Molokai Forest Reserve Hike

Hike (or Drive) to the Amazing Waikolu Lookout in the Molokai Forest Reserve
Local Expert's Rating:
5.0 / 5
The Bottom Line:

The Molokai Forest Reserve covers close to 12,000 acres in the interior highlands of East Molokai. While much of this disjunct reserve isn’t readily accessible to the public, parts of the western sections are. The hike along the Molokai Forest Reserve Road to Waikolu Lookout shows off the Friendly Isle’s backcountry ambiance and big-time scenery.

- The Local Expert Team

Way back in 1912, Hawaii set aside a number of good-sized tracts of land in the highlands of East Molokai to protect watersheds. Several units compose the 11,690 non-contiguous acres of the Molokai Forest Reserve, an exciting destination for more adventurous visitors to the Friendly Isle.

Much of the reserve is too rugged, remote, and inaccessible for public use, especially in the wetter eastern reaches. But the better-developed western part of the Molokai Forest Reserve does allow some public access. Among the standout experiences here is following the Maunahui Road—also known as the Molokai Forest Reserve Road—to Waikolu Lookout.

This is a roughly 10-mile-long 4WD track that isn’t well suited to normal passenger vehicles. It’s also part of the State of Hawaii’s Na Ala Hele Trail Access Program, and hiking is a great option whether or not your car’s up for the drive. Obviously use caution if hiking the road, given the potential of encountering vehicles. But nobody really ought to be driving at a fast clip on this rough, often muddy track, and you should hear oncoming traffic coming well in advance.

Wear bright colors when walking in the Molokai Forest Reserve, as hunting for birds as well as feral pigs, goats, and deer are allowed here. That’s another reason to stay on the designated roads and trails.

Accessed about 3.5 miles from Kaunakakai, the Molokai Forest Reserve Road runs 5.5 miles through pasture country before hitting the boundary of the reserve. This is specifically part of the Kapaakea/Kamiloloa/Makakupa unit, which is mostly defined by tree plantations and other exotic vegetation. That said, some native forests and shrubland persist here, especially in the ravines.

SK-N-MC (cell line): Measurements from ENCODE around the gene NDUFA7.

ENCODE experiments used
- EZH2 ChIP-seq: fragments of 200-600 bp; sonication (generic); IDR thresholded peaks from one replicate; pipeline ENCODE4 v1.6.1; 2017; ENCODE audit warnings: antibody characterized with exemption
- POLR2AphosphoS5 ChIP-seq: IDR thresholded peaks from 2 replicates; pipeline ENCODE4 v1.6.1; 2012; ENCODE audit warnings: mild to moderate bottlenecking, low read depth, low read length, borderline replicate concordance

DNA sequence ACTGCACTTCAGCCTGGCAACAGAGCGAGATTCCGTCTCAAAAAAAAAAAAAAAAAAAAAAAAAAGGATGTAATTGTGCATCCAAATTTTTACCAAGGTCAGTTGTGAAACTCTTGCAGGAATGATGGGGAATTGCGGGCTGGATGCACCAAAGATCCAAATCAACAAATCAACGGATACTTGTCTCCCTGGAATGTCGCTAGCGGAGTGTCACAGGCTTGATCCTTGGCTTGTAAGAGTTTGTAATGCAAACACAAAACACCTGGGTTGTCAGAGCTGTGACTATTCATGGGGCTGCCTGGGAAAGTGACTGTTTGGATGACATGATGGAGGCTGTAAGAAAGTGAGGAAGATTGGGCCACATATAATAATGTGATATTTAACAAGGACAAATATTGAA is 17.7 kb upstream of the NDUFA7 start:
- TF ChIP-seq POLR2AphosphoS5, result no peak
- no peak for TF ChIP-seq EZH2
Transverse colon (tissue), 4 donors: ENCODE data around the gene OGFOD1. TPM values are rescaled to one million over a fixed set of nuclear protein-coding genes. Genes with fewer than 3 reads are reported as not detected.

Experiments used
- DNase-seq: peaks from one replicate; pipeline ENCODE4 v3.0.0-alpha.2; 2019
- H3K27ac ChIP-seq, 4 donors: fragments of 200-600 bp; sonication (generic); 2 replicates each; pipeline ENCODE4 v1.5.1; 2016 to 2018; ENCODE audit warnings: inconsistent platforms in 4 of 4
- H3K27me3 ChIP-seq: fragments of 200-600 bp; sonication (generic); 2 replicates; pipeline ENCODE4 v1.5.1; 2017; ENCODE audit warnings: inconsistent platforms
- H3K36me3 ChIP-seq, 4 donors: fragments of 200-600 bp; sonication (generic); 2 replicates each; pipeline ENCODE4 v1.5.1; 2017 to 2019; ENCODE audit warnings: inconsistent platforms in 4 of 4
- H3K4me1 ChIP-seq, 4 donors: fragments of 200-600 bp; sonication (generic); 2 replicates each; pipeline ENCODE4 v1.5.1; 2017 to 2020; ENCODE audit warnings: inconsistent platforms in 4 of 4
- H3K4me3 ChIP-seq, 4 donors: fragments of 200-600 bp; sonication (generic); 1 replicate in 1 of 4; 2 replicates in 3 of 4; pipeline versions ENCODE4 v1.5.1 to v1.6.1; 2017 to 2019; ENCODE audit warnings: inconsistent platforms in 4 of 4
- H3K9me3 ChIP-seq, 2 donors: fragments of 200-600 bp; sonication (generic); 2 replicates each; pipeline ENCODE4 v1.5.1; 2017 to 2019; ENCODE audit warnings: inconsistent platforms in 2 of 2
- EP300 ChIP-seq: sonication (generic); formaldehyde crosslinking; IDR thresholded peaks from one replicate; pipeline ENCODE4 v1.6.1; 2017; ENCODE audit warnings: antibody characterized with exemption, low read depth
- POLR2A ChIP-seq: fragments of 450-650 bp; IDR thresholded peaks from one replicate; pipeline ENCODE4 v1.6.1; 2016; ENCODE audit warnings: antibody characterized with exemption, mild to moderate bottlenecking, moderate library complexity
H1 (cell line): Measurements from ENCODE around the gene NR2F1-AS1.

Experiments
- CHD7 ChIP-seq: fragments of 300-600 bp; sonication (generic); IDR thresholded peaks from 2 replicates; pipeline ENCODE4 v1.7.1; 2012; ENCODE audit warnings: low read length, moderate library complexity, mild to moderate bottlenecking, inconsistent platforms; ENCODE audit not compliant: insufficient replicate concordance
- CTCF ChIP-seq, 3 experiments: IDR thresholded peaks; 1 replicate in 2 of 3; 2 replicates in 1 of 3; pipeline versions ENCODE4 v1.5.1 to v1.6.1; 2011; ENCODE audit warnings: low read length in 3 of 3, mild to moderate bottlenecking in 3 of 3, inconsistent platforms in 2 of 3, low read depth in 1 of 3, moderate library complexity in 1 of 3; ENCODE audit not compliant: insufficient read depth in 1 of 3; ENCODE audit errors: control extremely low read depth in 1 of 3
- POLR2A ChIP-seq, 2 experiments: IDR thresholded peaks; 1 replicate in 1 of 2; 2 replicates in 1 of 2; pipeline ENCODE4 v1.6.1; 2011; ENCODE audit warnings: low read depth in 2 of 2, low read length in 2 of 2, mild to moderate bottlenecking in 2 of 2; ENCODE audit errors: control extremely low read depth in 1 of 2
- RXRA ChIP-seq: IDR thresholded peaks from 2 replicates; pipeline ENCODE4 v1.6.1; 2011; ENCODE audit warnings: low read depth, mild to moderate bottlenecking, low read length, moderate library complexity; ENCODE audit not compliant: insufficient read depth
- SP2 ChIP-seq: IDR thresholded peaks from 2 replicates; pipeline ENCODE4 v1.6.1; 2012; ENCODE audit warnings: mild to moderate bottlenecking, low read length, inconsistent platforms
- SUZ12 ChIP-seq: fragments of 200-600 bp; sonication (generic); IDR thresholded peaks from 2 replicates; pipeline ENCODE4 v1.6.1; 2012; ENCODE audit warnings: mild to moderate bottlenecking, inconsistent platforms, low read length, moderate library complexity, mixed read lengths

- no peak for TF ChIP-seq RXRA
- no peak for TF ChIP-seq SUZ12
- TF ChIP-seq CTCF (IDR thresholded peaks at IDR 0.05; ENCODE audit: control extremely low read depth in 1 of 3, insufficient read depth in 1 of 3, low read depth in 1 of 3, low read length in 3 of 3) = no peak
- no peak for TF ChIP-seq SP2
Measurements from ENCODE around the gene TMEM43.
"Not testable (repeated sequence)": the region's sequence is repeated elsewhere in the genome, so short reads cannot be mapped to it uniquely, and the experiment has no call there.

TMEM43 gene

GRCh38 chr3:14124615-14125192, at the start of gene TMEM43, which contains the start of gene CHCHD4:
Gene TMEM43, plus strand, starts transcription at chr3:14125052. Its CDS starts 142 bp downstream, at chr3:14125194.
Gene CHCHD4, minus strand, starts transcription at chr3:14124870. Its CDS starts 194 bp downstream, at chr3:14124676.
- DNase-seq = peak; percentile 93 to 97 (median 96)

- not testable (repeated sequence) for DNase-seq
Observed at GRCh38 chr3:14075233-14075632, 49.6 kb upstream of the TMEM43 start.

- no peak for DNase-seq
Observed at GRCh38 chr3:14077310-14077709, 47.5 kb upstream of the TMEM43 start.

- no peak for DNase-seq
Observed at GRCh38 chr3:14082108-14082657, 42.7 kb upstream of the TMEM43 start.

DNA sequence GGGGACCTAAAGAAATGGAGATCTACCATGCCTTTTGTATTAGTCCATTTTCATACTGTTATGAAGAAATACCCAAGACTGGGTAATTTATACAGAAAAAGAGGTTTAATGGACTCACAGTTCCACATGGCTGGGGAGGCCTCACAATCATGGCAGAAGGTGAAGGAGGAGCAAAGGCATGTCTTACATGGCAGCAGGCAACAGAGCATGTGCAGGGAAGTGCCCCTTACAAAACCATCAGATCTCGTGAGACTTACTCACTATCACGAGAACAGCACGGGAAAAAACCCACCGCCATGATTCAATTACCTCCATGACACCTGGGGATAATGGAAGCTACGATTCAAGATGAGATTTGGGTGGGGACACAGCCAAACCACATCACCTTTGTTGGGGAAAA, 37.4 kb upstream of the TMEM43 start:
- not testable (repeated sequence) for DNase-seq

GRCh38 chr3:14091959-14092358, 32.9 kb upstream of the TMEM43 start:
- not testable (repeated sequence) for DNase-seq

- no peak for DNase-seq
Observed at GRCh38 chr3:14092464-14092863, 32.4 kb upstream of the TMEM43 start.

A bit more than three miles into the reserve, the road reaches a historic pit used in the 19th century as part of Molokai’s sandalwood trade. Then, a mile further, you reach the big payoff: the Waikolu Lookout.

Set on the southwestern rim of the Waikolu Valley, this observation site gazes down that yawning gulf toward the Pacific Ocean against East Molokai’s north shore. The steep green walls of the valley are grooved from erosion and often include several impressively tall, ribbon-like waterfalls. The distant oceanfront shows off the soaring sea cliffs for which that remote northern coast is famous, with even a sea stack in view.

Fairly remote as it is, the Waikolu Lookout includes an established overlook as well as a picnic shelter and several tables. It’s a pretty unforgettable spot for lunch, whether you’ve hiked or driven up that somewhat tricky access track. The Lookout also hosts the only officially designated campsite in the Molokai Forest Reserve.

A number of tracks and trails intersect in the vicinity of the Waikolu Lookout, and it’s possible to hike from here into the Kamakou Preserve. That’s a Nature Conservancy property with a boardwalk trail and fine mountain rainforest. But it’s best to contact the local Nature Conservancy office to inquire about access, as this is mainly an ecological refuge.

The Maunahui Road continues southward all the way back to Highway 460, but that section of the road is closed to vehicle traffic.

Hiking the Maunahui Road in the Molokai Forest Reserve to the Waikolu Lookout is one of Molokai’s hidden-gem adventures. The spectacular vista at the end of that journey is well worth a day’s adventuring!

Insider Tip:
The trade winds often gather up clouds in the upper reaches of the Waikolu Valley in the afternoon, commonly obscuring the view at the Waikolu Lookout. If you can, aim for an early start so you can get to the observation point in the morning, when it’s more likely to be clear. That said, even a mist-scrawled panorama from this high point is beautiful!